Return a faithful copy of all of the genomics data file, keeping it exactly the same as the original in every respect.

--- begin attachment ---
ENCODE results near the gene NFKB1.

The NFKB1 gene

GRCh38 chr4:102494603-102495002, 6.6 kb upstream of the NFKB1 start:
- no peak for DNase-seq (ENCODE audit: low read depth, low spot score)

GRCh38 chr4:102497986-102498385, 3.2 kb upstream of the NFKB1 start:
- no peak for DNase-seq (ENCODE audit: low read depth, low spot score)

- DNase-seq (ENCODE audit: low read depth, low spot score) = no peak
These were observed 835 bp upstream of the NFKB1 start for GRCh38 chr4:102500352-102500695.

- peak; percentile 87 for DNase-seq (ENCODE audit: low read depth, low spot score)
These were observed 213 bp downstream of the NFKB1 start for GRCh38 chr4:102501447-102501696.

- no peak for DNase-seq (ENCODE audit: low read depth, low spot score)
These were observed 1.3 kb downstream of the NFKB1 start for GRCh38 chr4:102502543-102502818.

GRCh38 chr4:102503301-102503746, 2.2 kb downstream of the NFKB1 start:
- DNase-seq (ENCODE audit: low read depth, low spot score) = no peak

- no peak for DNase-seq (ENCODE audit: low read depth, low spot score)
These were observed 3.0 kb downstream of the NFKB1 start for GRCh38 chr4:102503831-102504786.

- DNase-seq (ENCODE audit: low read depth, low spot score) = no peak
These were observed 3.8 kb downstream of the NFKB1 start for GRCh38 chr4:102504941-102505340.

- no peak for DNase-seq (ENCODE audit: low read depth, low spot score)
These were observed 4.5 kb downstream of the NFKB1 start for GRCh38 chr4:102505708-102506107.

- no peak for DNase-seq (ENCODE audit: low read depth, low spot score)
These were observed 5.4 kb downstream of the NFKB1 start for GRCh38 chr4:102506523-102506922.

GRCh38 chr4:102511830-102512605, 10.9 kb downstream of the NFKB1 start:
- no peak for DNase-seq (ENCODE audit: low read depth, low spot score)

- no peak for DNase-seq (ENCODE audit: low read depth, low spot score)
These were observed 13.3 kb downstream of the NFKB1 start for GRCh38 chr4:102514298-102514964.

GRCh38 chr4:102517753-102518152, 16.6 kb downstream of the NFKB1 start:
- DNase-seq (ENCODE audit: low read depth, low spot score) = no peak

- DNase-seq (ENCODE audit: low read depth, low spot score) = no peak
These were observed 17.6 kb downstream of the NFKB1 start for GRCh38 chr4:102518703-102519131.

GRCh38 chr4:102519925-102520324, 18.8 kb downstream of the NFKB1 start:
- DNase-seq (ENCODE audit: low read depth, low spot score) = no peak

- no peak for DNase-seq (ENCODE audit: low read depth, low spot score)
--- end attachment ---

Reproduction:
ENCODE results near the gene NFKB1.

The NFKB1 gene

GRCh38 chr4:102494603-102495002, 6.6 kb upstream of the NFKB1 start:
- no peak for DNase-seq (ENCODE audit: low read depth, low spot score)

GRCh38 chr4:102497986-102498385, 3.2 kb upstream of the NFKB1 start:
- no peak for DNase-seq (ENCODE audit: low read depth, low spot score)

- DNase-seq (ENCODE audit: low read depth, low spot score) = no peak
These were observed 835 bp upstream of the NFKB1 start for GRCh38 chr4:102500352-102500695.

- peak; percentile 87 for DNase-seq (ENCODE audit: low read depth, low spot score)
These were observed 213 bp downstream of the NFKB1 start for GRCh38 chr4:102501447-102501696.

- no peak for DNase-seq (ENCODE audit: low read depth, low spot score)
These were observed 1.3 kb downstream of the NFKB1 start for GRCh38 chr4:102502543-102502818.

GRCh38 chr4:102503301-102503746, 2.2 kb downstream of the NFKB1 start:
- DNase-seq (ENCODE audit: low read depth, low spot score) = no peak

- no peak for DNase-seq (ENCODE audit: low read depth, low spot score)
These were observed 3.0 kb downstream of the NFKB1 start for GRCh38 chr4:102503831-102504786.

- DNase-seq (ENCODE audit: low read depth, low spot score) = no peak
These were observed 3.8 kb downstream of the NFKB1 start for GRCh38 chr4:102504941-102505340.

- no peak for DNase-seq (ENCODE audit: low read depth, low spot score)
These were observed 4.5 kb downstream of the NFKB1 start for GRCh38 chr4:102505708-102506107.

- no peak for DNase-seq (ENCODE audit: low read depth, low spot score)
These were observed 5.4 kb downstream of the NFKB1 start for GRCh38 chr4:102506523-102506922.

GRCh38 chr4:102511830-102512605, 10.9 kb downstream of the NFKB1 start:
- no peak for DNase-seq (ENCODE audit: low read depth, low spot score)

- no peak for DNase-seq (ENCODE audit: low read depth, low spot score)
These were observed 13.3 kb downstream of the NFKB1 start for GRCh38 chr4:102514298-102514964.

GRCh38 chr4:102517753-102518152, 16.6 kb downstream of the NFKB1 start:
- DNase-seq (ENCODE audit: low read depth, low spot score) = no peak

- DNase-seq (ENCODE audit: low read depth, low spot score) = no peak
These were observed 17.6 kb downstream of the NFKB1 start for GRCh38 chr4:102518703-102519131.

GRCh38 chr4:102519925-102520324, 18.8 kb downstream of the NFKB1 start:
- DNase-seq (ENCODE audit: low read depth, low spot score) = no peak

- no peak for DNase-seq (ENCODE audit: low read depth, low spot score)